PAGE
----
back to article Amazon: OK, OK. We'll let traders flog tat more cheaply elsewhere

Amazon has agreed to stop forcing third-party traders to offer their cheapest prices on its online marketplace within the EU, Blighty's Office of Fair Trading has announced. The online bazaar had been banning traders from selling their products at a cheaper price elsewhere using threats of Amazon account suspension and payment- …

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Anonymous Coward

price comparison sites

I guess that's why why pretty much everything I buy is cheaper on Amazon. Presumably, from now on I will have to do some more price googling. Still, it'll be a shot in the arm for the price comparison sites I stopped using a while back.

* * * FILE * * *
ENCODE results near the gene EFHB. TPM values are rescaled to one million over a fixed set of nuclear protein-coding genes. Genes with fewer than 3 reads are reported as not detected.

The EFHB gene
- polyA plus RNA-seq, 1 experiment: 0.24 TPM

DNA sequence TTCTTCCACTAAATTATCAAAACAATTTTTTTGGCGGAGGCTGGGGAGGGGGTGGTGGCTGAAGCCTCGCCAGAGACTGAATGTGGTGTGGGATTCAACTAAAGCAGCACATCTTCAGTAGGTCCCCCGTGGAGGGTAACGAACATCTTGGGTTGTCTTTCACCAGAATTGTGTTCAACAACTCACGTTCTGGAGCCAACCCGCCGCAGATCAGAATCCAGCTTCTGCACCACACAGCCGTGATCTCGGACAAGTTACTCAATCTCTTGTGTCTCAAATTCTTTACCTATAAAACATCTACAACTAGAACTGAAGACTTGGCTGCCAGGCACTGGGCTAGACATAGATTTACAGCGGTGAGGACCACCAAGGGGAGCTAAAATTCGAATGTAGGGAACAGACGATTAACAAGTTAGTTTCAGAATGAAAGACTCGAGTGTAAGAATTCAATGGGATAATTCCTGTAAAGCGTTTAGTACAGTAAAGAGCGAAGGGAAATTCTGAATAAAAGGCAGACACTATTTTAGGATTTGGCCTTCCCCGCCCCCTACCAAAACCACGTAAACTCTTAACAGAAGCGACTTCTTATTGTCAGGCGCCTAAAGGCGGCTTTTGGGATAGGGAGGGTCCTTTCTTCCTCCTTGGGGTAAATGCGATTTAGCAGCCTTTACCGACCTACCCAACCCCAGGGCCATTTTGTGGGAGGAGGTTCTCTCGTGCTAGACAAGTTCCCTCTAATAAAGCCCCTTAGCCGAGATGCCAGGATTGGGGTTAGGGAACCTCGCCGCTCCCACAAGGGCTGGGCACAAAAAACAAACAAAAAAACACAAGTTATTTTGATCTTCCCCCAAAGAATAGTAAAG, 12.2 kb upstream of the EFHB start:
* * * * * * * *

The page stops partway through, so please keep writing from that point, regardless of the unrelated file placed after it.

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Anonymous Coward

Re: price comparison sites

Damn.

Now I'll have to search more than 2 or 3 sites when shopping.

Pretty much have a routine for most items. I'll check amazon, tesco, then general google search and check the first page or two like most people.

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Re: price comparison sites

I expect it will be the same price on Amazon as before, but there will be the possibility of cheaper prices elsewhere.

It costs traders quite a bit to list stuff on Amazon, and that is reflected in the price, but it gives them a lot of exposure and extra business, so it is worth paying the money. However, they would like to be able to list the stuff on cheaper platforms as well, and pass on the savings to their customers. Now they will be able to do that.

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Re: price comparison sites